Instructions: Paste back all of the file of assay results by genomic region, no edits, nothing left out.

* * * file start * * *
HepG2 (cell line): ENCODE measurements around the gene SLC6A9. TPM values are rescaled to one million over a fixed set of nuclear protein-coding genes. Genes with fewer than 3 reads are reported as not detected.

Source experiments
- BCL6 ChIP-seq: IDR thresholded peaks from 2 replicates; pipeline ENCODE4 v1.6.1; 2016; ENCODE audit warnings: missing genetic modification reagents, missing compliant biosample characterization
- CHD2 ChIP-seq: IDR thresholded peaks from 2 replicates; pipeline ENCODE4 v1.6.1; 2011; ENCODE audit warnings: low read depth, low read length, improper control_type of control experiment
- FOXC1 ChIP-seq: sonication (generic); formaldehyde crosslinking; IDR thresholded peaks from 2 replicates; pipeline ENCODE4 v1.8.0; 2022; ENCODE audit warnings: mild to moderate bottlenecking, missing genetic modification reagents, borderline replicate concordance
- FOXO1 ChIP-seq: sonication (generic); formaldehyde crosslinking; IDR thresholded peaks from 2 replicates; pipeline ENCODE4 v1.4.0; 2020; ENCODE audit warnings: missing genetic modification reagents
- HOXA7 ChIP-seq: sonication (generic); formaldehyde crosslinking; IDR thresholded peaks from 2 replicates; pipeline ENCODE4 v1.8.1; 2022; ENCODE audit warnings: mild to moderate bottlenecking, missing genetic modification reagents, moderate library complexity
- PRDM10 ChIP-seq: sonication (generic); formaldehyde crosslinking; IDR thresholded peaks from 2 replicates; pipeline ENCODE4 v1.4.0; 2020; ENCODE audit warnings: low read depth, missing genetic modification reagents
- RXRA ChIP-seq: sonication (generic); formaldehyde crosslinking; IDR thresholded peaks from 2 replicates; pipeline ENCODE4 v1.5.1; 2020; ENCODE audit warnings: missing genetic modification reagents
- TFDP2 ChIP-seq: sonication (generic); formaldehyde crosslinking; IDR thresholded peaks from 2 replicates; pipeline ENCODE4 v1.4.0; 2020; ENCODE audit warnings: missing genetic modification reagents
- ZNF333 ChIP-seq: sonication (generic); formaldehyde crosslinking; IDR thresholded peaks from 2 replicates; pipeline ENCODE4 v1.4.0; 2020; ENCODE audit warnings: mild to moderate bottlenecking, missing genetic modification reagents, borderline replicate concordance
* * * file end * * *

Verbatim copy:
HepG2 (cell line): ENCODE measurements around the gene SLC6A9. TPM values are rescaled to one million over a fixed set of nuclear protein-coding genes. Genes with fewer than 3 reads are reported as not detected.

Source experiments
- BCL6 ChIP-seq: IDR thresholded peaks from 2 replicates; pipeline ENCODE4 v1.6.1; 2016; ENCODE audit warnings: missing genetic modification reagents, missing compliant biosample characterization
- CHD2 ChIP-seq: IDR thresholded peaks from 2 replicates; pipeline ENCODE4 v1.6.1; 2011; ENCODE audit warnings: low read depth, low read length, improper control_type of control experiment
- FOXC1 ChIP-seq: sonication (generic); formaldehyde crosslinking; IDR thresholded peaks from 2 replicates; pipeline ENCODE4 v1.8.0; 2022; ENCODE audit warnings: mild to moderate bottlenecking, missing genetic modification reagents, borderline replicate concordance
- FOXO1 ChIP-seq: sonication (generic); formaldehyde crosslinking; IDR thresholded peaks from 2 replicates; pipeline ENCODE4 v1.4.0; 2020; ENCODE audit warnings: missing genetic modification reagents
- HOXA7 ChIP-seq: sonication (generic); formaldehyde crosslinking; IDR thresholded peaks from 2 replicates; pipeline ENCODE4 v1.8.1; 2022; ENCODE audit warnings: mild to moderate bottlenecking, missing genetic modification reagents, moderate library complexity
- PRDM10 ChIP-seq: sonication (generic); formaldehyde crosslinking; IDR thresholded peaks from 2 replicates; pipeline ENCODE4 v1.4.0; 2020; ENCODE audit warnings: low read depth, missing genetic modification reagents
- RXRA ChIP-seq: sonication (generic); formaldehyde crosslinking; IDR thresholded peaks from 2 replicates; pipeline ENCODE4 v1.5.1; 2020; ENCODE audit warnings: missing genetic modification reagents
- TFDP2 ChIP-seq: sonication (generic); formaldehyde crosslinking; IDR thresholded peaks from 2 replicates; pipeline ENCODE4 v1.4.0; 2020; ENCODE audit warnings: missing genetic modification reagents
- ZNF333 ChIP-seq: sonication (generic); formaldehyde crosslinking; IDR thresholded peaks from 2 replicates; pipeline ENCODE4 v1.4.0; 2020; ENCODE audit warnings: mild to moderate bottlenecking, missing genetic modification reagents, borderline replicate concordance